The conditions for men ashore off duty varied. The 81st Flotilla Officer, Lieutenant Mullins, went ashore on the second day, after a day of ferrying high octane gas through air attacks, and managed to arrange with the Army for the billeting and feeding of his men at a rough camp about three minutes walk from the beach.

The 80th did not fare so well and had to fend for themselves. They found, after living and feeding from ship to ship until the 21st of July, a cattle cave near the beach, which provided shelter but was uncomfortable and dirty. Both Flotillas lived mainly from Army "Composite" rations and what meals they could get from merchant ships they were unloading.

However, there were compensations. After things settled down, there were frequent opportunities for visiting nearby Sicilian towns, and sampling (to say the least) the local wine, Vino. Leave expeditions were organized to Noto (15 kilometres away) and to Syracuse, where the Canadians patronized the Fascist Armoury which contained all manner of war trophies....

The LCM's were kept on the job for longer than had originally been planned. Port demolitions, as the Press has reported, were not very complete but they were very awkward. Bollards had been destroyed and obstructions in the water also hindered ships in coming alongside so that most of the unloading had to be done by LCI(L)'s while the ships lay at anchor in the crowded harbour, a perfect air target. Therefore a greater volume of stores had to be taken over the beaches. This proved unexpectedly difficult in the last days of the operation when ships were unloading into LCM's bulky cargoes originally intended for discharge onto the docks of Catania.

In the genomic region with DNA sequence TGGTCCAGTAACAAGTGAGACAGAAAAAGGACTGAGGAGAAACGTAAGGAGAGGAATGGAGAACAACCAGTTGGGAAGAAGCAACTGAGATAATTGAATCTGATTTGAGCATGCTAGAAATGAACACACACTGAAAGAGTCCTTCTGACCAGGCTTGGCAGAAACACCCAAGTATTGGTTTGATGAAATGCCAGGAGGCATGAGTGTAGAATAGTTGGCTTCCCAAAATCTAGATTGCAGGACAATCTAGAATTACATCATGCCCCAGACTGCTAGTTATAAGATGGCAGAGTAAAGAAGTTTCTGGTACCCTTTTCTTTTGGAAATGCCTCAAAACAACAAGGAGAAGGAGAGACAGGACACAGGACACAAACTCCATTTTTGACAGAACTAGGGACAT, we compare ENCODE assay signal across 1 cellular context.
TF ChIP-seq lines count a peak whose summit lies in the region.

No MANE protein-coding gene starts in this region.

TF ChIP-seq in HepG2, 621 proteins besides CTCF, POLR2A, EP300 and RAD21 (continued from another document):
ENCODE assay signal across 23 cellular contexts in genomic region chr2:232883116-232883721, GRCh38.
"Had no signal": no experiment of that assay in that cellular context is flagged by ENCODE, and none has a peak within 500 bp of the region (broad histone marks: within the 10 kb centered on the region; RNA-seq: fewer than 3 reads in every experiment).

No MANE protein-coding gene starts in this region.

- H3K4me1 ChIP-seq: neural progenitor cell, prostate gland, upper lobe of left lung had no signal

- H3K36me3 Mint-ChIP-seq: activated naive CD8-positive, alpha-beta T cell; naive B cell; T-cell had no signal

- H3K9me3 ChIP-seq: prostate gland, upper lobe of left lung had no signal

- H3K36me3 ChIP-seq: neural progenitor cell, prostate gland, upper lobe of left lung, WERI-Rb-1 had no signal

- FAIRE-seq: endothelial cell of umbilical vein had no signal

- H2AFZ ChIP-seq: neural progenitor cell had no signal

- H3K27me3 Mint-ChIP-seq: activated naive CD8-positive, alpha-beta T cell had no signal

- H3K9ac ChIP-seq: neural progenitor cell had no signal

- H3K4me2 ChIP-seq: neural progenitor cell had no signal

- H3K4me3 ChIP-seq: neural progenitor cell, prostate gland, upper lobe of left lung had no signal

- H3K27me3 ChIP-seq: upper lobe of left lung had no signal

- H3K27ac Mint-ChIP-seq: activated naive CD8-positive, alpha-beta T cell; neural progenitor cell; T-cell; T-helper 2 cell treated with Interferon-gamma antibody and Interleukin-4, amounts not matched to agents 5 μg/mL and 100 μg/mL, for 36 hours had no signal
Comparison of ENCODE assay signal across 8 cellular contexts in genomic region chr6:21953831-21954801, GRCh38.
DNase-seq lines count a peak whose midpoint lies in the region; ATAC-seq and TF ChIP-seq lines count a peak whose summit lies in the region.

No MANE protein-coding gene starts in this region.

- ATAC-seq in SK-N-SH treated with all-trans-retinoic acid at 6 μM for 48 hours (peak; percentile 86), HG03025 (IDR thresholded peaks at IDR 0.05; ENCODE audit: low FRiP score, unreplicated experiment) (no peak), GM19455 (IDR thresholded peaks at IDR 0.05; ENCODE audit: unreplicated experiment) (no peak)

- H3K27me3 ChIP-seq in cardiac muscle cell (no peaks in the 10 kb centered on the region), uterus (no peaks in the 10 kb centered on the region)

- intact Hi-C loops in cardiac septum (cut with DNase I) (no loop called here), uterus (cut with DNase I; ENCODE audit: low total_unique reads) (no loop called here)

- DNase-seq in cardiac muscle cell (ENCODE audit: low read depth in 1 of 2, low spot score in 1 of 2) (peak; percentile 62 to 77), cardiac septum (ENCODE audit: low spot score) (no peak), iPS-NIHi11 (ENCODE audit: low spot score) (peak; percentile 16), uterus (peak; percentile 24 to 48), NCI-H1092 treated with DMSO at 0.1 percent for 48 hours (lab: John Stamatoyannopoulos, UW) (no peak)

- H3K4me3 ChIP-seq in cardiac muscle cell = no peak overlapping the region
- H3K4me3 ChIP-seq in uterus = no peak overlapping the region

Sicily Achievement -

Emphasis has throughout this report been laid on the difficulties encountered, but it should not be forgotten that in spite of everything the projected totals of stores taken over the beaches from Landing Craft was considerably exceeded; in other words, the operation as a whole was most successful in its achievement, however hard it was on the personnel who did the job....

(From an officer's report:) "GEORGE" sector will close 1200 tomorrow 5th of August. In 25 days, during two of which we had no ships here, we have discharged 24,959 personnel, 4,871 vehicles and 19,814 tons of stores. In addition 1,900 prisoners of war have been embarked....

That is a grand job well done and it has been done due to three things, common sense, guts and real co-operation between services.

I can only hope that if there is another job to do we may have the same team. I have no doubts of the result. Good luck and thank you all!"


At the end of the 28 days, eighty LCM's in the two squadrons of three Flotillas each which had been working "GEORGE" and "HOW" sectors, remained in operation. The record of the Canadians was particularly good since only two of their craft out of twenty-two were non-operational.

In another Flotilla working the same sector, the 83rd LCM Flotilla, only three craft out of fourteen remained operational. The eighty operational LCM's proceeded under their own power down the east coast of Sicily, anchored under the shelter of Cape Passero, and made Malta the next afternoon, the 7th of August. (Page 181 - 182, Combined Operations by Londoner Clayton Marks)

Charley Sellick, Jim Ivison, Canadians in Combined Ops